Last Updated on June 7, 2022, by eNotes Editorial. Word Count: 273
If you have any doubt that there's such a thing as being too prolific, by all means go see Rainer Werner Fassbinder's "Satan's Brew." Mr. Fassbinder attempting physical, almost slapstick comedy, is Mr. Fassbinder at his least funny or enlightening; and the film, a kind of "Father Knows Best" on acid, showcases most of the director's worst qualities without leaving room for his best. Made in Germany early last year, this is an ice-cold work, and a stubborn and difficult one. The meager rewards it delivers are no match for the enormous energy it demands. (pp. 90-1)
Mr. Fassbinder can be both ironic and provocative when, as in "Mother Kusters Goes To Heaven," his only successful comedy, he gently contrasts people's manners with their desires. But in "Satan's Brew" his blunt directorial style merely exaggerates the coarseness of his characters, and his humor turns stolid and didactic….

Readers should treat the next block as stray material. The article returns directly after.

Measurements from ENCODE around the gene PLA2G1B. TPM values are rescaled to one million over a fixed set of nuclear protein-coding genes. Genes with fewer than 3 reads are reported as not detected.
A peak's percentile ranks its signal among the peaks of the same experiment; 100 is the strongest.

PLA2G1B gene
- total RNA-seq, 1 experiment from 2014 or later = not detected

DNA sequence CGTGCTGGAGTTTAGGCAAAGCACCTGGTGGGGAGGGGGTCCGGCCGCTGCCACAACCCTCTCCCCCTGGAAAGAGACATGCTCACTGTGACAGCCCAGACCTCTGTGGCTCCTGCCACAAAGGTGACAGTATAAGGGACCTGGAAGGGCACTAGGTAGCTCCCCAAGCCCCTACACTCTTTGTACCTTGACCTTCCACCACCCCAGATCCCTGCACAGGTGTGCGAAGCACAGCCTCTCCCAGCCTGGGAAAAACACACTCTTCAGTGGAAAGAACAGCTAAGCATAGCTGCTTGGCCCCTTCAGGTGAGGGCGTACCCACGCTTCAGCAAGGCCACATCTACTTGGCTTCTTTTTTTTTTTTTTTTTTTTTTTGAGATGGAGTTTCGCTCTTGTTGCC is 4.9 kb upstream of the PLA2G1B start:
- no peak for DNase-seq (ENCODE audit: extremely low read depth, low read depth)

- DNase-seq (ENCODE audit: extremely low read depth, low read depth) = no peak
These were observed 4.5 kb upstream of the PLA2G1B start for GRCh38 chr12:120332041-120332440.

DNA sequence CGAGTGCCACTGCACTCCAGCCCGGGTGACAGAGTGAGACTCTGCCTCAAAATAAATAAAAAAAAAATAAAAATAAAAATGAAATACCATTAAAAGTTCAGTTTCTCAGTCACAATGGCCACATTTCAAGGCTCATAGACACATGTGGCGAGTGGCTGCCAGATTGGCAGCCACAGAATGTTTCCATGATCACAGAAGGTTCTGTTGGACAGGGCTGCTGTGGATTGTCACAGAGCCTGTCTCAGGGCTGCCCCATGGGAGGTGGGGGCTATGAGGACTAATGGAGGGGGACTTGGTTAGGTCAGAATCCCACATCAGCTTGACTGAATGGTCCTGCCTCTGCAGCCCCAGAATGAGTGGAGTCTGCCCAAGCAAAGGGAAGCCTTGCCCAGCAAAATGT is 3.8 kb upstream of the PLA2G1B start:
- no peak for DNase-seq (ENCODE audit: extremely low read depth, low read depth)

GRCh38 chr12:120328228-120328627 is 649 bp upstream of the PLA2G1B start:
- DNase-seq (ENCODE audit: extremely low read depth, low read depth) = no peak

For all its brutishness, though, "Satan's Brew" is finally not vulgar enough. The film's premise calls for both precision and abandon and, while an exaggerated, reference-laden meticulousness is Mr. Fassbinder's specialty, he seems incapable of doing anything very freely. His characters follow their animal instincts, but they do so in such a careful way they might as well be trained seals. None of them flouts convention with the kind of spontaneity or enthusiasm that might have lent real wit to the film's bloodless, brittle scheme. (p. 91)
Janet Maslin, "Call in the Family," in The New York Times (© 1977 by The New York Times Company; reprinted by permission), August 10, 1977 (and reprinted in The New York Times Film Reviews: 1977–1978, The New York Times Company & Arno Press, 1979, pp. 90-1).